Note the dimension A and dimension B are preferably about 20 inches and 17 inches respectively. Also, frame parts 18 and 19 are preferably about 2 inches wide and almost 1 inch thick. However, these dimension are not critical and could be scaled up or down accordingly. These dimensions as well as the others that follow are what the inventors consider appropriate for a Backgammon board that is ideal for tournament play.
Bar 16 is removably attached to base 22 via pin 34 which is inserted into slot 36. Another pin and slot (not shown in this view) is substantially identical and is provided on the other end of bar 16. Bar 16 serves to hold checkers 62 & 66, dice 64 and doubling die 65 as well as cover the joint that occurs when the two inserts are placed within the frame of the apparatus.
FIG. 4 is a top view of the changeable playing surface insert 15. The preferred embodiment of insert 15 is a laminated printed paper featuring decorative representations of Backgammon points with traditional alternating colors, six points to side, 12 points to an insert. However, within the standard format, an infinite variety of stylistic interpretations is permissible without departing from the above constraints. Preferably, insert 15 is paper printed with a four-color process printed at least in region 28 that is laminated on both sides with a clear plastic covering. The paper could also be backed by cardboard or other such material to give the playing surface a softer feel when the checkers are played thereon. It is also possible to cover a flexible cardboard with a felt surface having points of alternating colors. Other alternatives for insert 15 could be embossed or imprinted leather or buckskin, Naugahyde or other synthetic leatherette material, and vinyl. Any material that is quite flexible and capable of having the necessary playing surface affixed thereon is acceptable.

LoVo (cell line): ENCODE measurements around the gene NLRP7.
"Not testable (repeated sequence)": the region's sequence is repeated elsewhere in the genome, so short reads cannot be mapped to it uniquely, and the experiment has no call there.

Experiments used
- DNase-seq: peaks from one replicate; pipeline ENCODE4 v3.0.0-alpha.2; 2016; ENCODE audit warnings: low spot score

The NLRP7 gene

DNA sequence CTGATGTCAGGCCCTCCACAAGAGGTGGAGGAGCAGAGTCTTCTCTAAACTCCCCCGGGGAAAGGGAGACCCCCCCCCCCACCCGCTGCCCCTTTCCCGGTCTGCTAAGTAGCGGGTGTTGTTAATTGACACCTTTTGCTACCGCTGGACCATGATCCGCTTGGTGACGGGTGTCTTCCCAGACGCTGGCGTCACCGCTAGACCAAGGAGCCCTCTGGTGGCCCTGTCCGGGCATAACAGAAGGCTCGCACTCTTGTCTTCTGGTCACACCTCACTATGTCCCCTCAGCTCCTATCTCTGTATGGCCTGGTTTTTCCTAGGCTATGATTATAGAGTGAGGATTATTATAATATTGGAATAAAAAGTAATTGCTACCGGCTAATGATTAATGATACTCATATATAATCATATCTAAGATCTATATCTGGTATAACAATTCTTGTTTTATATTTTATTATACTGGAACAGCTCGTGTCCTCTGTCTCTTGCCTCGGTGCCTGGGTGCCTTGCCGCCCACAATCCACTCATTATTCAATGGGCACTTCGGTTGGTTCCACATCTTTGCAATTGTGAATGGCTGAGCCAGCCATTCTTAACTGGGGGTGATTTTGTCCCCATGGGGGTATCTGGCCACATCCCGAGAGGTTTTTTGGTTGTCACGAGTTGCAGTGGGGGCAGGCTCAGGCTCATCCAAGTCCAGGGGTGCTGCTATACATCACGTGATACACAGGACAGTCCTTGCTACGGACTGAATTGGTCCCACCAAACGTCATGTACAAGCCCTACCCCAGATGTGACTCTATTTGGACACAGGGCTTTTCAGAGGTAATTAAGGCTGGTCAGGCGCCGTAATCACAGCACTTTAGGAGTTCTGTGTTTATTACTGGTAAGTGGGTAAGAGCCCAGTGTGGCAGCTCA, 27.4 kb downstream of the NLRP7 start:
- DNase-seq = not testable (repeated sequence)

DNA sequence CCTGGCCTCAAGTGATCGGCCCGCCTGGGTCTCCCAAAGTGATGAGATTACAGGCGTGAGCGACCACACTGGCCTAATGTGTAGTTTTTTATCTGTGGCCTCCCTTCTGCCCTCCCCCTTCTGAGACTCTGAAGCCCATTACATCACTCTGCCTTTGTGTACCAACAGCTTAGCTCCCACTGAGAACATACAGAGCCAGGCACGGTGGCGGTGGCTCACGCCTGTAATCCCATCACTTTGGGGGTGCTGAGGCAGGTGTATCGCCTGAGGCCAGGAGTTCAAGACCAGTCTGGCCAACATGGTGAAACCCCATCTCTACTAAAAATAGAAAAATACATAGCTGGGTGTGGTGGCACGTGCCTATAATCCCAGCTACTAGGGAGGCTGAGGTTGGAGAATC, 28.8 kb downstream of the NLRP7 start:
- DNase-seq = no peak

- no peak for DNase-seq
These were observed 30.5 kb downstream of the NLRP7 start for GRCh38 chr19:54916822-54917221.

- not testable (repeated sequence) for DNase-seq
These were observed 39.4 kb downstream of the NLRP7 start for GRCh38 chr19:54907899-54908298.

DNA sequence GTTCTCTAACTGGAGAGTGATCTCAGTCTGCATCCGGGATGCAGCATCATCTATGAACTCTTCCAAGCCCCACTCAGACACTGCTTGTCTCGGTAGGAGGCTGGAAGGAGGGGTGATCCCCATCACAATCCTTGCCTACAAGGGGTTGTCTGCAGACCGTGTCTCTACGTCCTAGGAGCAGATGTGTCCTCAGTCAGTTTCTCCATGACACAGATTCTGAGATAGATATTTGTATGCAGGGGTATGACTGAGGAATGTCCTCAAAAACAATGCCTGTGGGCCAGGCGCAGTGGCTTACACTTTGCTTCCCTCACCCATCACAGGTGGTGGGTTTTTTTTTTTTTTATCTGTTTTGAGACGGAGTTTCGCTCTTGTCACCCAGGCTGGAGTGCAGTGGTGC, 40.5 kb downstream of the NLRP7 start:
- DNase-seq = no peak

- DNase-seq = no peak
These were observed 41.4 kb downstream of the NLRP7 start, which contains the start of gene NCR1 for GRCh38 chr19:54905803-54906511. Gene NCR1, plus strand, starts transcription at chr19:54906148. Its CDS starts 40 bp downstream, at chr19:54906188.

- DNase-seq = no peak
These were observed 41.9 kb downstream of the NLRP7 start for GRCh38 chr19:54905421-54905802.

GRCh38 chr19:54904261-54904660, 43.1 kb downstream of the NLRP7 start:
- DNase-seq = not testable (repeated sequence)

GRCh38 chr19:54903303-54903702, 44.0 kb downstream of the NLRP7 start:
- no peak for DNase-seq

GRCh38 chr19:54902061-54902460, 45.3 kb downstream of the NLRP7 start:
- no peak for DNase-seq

As long as insert 15 is flexible, it can be easily inserted into recess 20 merely by bending insert 15 more or less in the middle and inserting edge 30 of insert 15 under recess 20. Margin 26 is beneath bar 16 so only region 28 is seen during use. It is also possible to have insert 15 printed on both sides so that a single insert can serve to provide two separate and distinct playing surfaces regions 28. Thus, once a player tires of looking at one surface, he/she merely removes bar 16, removes both inserts 15, turns them over to the other side, and inserts insert 15 under recess 20 of frame sections 18 and 19, and replaces bar 16. In less than a minute, a Backgammon playing board having a completely different appearance is obtained.
FIG. 5 is an exploded top view of game board bar 16. Bar 16 is preferably a U-shaped section of wood that matches frames 18 and 19. However, other materials can be substituted as discussed above. The width of bar 16 between the arms 52 of the "U" is dimensioned so that three checkers can easily fit abreast in each row. Using a 11/2 inch diameter checker size, the space between the arms should be about 1 inch.